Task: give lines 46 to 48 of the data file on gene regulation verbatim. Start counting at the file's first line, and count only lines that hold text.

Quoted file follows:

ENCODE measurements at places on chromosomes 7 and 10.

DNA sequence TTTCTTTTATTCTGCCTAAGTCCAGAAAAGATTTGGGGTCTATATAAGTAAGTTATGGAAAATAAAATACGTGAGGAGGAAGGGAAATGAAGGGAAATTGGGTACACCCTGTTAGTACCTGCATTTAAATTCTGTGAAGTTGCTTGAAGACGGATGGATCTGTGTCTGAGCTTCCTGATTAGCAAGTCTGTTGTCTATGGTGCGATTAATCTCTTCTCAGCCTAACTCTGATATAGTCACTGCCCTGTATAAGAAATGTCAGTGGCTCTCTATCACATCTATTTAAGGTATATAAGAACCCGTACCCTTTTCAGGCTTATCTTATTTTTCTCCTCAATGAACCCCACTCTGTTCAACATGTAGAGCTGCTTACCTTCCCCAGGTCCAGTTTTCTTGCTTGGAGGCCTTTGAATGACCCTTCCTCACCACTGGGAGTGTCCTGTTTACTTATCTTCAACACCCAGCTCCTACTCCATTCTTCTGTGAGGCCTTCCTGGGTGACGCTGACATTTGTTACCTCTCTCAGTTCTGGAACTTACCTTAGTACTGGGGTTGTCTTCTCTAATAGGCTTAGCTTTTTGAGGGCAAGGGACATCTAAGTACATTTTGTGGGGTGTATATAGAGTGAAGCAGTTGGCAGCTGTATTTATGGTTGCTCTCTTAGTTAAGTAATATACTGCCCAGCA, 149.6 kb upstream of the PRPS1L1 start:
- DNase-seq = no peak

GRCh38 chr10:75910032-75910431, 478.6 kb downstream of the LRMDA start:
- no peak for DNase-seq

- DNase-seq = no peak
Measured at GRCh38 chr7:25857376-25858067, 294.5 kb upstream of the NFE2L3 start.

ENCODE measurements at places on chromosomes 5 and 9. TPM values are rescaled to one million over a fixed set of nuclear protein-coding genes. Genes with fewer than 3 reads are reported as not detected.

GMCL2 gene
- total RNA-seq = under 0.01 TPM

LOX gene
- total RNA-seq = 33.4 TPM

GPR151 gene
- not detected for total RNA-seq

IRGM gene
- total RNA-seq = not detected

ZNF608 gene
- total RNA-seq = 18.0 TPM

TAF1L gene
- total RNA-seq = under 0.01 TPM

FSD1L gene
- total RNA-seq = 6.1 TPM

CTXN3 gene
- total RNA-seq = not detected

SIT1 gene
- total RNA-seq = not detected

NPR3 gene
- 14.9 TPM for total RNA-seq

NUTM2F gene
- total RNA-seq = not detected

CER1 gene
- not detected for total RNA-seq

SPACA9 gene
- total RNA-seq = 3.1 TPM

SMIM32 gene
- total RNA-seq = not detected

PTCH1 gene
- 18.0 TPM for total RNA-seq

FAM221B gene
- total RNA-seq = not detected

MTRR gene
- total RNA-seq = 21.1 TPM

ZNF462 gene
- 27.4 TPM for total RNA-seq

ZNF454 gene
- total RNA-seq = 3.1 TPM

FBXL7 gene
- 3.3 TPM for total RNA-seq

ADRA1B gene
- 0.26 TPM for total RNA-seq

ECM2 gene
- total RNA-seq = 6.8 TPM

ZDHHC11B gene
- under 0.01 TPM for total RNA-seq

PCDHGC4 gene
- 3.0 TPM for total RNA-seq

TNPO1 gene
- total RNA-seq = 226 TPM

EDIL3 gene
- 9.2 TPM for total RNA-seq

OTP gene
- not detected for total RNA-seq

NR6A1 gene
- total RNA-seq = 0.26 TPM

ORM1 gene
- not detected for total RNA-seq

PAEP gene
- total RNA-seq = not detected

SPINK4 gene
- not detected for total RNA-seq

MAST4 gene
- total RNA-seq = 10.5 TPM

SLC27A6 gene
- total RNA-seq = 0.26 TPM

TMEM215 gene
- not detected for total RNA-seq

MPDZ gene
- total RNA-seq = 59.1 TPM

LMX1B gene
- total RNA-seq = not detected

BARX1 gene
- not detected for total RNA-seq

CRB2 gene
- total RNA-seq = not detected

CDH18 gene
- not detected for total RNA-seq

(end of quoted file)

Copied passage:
- total RNA-seq = 3.1 TPM

FBXL7 gene
- 3.3 TPM for total RNA-seq